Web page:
We certainly are sleeping and eating like wild men. I’ll be qualified for a first class hobo’s diploma after I get out of this man’s army.


Over a month without a bath and change of clothes and sleeping anyplace and always under fire sure don’t make a dude in a frock tailed coat out of you. Hardly look human.



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Because of the tortured environment that the AEF soldiers were forced to exist in, QTMC statistics show that between June of 1918 and the signing of the Armistice on November 11, 1918, the average Doughboy’s woolen service coat needed to be replaced every 73 days. When the American soldiers filed out of the trenches their woolen service coats were either torn to shreds or riddled with body lice or encrusted with mud or contaminated with poisonous gas or completely ruined. The veteran soldiers knew that there was no point in sewing gold Wound and gold War Service Chevrons onto the right and left hand sleeves because the service coat they wore would very likely be un-wearable in little more than a week or two.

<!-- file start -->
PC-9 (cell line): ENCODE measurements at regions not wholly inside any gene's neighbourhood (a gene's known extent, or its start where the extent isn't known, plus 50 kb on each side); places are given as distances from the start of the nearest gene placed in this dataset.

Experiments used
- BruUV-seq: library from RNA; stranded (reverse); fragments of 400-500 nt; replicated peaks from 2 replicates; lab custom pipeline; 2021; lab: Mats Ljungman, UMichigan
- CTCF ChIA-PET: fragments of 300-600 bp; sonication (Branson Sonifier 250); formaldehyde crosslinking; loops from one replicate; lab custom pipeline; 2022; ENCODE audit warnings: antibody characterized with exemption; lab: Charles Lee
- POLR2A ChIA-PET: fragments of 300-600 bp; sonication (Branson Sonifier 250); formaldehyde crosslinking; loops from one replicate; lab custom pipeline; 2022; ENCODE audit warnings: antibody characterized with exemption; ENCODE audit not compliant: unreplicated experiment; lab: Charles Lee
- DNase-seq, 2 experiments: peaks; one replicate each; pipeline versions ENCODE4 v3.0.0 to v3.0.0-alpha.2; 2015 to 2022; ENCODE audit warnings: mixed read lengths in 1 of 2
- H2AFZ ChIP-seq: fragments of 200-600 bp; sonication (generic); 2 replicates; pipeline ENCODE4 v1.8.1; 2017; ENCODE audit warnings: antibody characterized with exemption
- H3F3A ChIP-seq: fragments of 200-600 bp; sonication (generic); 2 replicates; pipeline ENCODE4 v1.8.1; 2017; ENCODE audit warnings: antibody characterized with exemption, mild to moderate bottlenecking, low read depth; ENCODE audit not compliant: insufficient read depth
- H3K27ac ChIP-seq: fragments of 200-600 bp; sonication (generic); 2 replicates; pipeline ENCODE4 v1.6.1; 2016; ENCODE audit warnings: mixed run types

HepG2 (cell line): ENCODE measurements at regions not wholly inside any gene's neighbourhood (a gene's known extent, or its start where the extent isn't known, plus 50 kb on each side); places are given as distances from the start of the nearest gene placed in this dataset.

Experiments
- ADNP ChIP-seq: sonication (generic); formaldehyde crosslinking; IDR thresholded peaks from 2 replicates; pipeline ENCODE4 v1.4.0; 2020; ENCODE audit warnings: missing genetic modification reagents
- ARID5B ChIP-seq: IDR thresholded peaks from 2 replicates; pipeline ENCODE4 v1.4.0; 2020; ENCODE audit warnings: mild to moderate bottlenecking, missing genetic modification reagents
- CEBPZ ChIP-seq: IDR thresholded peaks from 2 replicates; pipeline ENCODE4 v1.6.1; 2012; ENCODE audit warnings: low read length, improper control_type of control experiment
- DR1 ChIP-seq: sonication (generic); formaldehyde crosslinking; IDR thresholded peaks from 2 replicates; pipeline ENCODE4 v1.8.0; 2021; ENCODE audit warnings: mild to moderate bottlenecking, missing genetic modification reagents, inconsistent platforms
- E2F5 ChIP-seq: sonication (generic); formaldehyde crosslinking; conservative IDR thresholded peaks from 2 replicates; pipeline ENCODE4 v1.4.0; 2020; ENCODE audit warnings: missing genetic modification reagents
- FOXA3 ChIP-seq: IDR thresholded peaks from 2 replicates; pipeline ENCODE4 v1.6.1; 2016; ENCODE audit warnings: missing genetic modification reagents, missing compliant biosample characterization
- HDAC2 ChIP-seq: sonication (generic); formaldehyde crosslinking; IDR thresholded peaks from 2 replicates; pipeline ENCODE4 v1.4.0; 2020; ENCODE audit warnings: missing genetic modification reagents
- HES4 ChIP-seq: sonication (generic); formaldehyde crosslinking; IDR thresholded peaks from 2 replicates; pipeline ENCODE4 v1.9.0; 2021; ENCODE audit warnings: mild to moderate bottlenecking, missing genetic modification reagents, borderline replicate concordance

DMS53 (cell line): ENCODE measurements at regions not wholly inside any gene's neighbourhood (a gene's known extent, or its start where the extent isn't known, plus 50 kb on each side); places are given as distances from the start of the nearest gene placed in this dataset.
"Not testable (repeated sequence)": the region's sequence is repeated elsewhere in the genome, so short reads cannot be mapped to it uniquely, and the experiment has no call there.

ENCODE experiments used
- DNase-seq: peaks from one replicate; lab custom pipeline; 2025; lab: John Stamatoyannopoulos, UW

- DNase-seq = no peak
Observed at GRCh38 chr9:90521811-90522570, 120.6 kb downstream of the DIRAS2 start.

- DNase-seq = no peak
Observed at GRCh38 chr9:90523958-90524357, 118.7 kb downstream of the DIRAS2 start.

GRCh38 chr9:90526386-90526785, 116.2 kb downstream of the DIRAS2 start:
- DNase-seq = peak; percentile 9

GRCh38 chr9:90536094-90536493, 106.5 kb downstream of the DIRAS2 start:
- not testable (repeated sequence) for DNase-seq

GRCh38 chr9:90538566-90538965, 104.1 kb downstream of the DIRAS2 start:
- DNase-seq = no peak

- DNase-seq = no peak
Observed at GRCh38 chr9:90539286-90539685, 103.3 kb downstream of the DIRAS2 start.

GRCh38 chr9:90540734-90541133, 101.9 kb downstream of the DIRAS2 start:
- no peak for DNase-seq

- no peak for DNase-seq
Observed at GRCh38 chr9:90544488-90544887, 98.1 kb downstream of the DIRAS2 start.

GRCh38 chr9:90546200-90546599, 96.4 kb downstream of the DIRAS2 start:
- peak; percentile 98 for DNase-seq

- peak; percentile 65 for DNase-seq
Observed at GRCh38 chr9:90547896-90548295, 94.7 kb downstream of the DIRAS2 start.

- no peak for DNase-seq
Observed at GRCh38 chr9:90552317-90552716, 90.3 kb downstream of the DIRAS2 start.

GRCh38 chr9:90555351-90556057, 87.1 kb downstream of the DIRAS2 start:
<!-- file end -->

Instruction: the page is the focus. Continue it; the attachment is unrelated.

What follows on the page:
Photo No. 18: Note that there are no service chevrons worn by the Chauchat gunner cleaning the weapon that was described “as a dirt absorber” (left). The enlisted men’s 1917 Service Coat, which has been upgraded for use by an officer by adding the brown mohair cuff braid onto the sleeves also bears no service chevrons (right). Because there was so much wear and tear on field grade officer’s uniforms at the front, AEF lieutenants, captains and majors complained bitterly about the financial burden of having to frequently repair or replace their uniforms when out of the line. In February 1918, GHQ took note of the inequity and the following was reported in the “Mentioned in Orders” section of the Stars and Stripes newspaper: